*there exists a weak solution to problem (9) satisfying*(b)

*if , then there exists a strong solution to problem (9); that is,*

Given and , for each , we denote by the function defined on by the relation , . We also denote and . Let be the arbitrary positive constants, which may be different from line to line and even in the same line.

Thanks to Theorem 8, we can define a multivalued process as

We first need a priori estimates for the solution of (9) in the space and a necessary bound on the term , which will be very useful in our analysis; it relates the absorption property for the multivalued process on .

Lemma 9. *In addition to the assumptions (H1)–(H4), assume that
*

*holds true. Then*

*provided that is small enough.*

*Proof. *By the energy inequality and the Poincaré inequality, we have
We fixed two positive parameters and to be chosen later on. Then by and Young’s inequality, we can deduce that
Therefore,
Let to be determined later on. Then it follows that

Integrating between and , we have

Let ; note that and for all . Hence,
Combining (30) and (31) together, we get
Let and using (23), so we can choose positive constants and small enough such that and (where is given in the assumption ). Then, it follows that
Setting now instead of (where ), multiplying by , it holds
Note that , thus the conclusion (24) follows immediately from (34).

Finally, we will obtain the bound on the term . It follows from (28) that
Integrating from to , we have
Similar to the arguments of (31), we can deduce that
Recall that and . By (24) and (36)-(37), we have (25) as desired, and thus the proof of this lemma is completed.

By slightly modifying the proof of Lemma 1.1 in [23], we have the following result.

Lemma 10. *
Let be given arbitrarily. Let , , and be three positive locally integrable functions on such that is locally integrable on , which satisfy that
**
where , , and are positive constants. Then
*

Now we state and prove the main result in this section.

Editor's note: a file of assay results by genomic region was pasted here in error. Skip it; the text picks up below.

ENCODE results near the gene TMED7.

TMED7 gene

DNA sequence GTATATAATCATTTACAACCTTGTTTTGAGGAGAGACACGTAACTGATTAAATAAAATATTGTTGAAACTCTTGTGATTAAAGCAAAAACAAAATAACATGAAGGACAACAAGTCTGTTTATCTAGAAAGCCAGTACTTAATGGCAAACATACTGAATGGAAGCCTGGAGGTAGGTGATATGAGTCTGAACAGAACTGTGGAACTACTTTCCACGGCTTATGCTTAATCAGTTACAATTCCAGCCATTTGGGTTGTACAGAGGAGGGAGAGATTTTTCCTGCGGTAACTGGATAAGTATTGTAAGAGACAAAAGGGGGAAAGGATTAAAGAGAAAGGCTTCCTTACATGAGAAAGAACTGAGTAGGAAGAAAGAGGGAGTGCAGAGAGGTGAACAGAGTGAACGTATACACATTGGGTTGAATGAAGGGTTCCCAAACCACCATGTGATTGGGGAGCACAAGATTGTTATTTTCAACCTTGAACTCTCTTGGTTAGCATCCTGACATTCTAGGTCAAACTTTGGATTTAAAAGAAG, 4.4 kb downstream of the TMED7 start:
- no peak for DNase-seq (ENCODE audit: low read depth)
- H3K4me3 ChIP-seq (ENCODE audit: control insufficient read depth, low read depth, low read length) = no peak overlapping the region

Theorem 11. *Suppose in addition to the hypotheses in Lemma 9, assume that
**
holds true. Then the multivalued process on is pullback -dissipative.*

*Proof. *We take the inner product of (9) with , we obtain
Now we evaluate the terms, using and Young’s inequality, and we arrive to
Next,
Thanks to (41)–(43) and the fact that for , we can deduce that
and consequently,
Since and , it is easy to see that . Then

Let be given arbitrarily and taking such that . In order to apply Lemma 10, in view of (24), now we firstly obtain
Then, it follows from (24) and (25) that
Combining (25) and (47)-(48) together, by Lemma 10, we can conclude that
where
Therefore, if we take such that , then similar to the above mentioned, we get

We denote by the set of all functions such that
and denote by the class of all families such that , for some , where denotes the family of all nonempty subsets of and denotes the closed ball in centered at zero with radius .

Denote by the nonnegative number given for each by
and consider the family of closed balls in defined by
It is straightforward to check that , and moreover, by (51) and (52), the family of is pullback -absorbing for the multivalued process on .

The proof of Theorem 11 is completed.

#### 4. Existence of the Pullback Attractors in

Theorem 12. *Suppose in addition to the hypotheses in Theorem 11 that . Then there exists a unique pullback -attractor for the multivalued process in .*

*Proof. *Since is a continuous compact operator in , by the classical spectral theory, there exist a sequence ,
and a family of elements of which are orthonormal in such that
Let in and be an orthogonal projector.

Let , where and . We decompose (9) as follows:
We divide the proof into three steps.

(1) For every fixed , any and , we observe that for any with ,
Taking the inner product in of (57) with , we get
By and Young’s inequality, we have
To estimate , we recall some inequalities [19]:
and thus
Note that , and set . Then by Young’s inequality, we can deduce that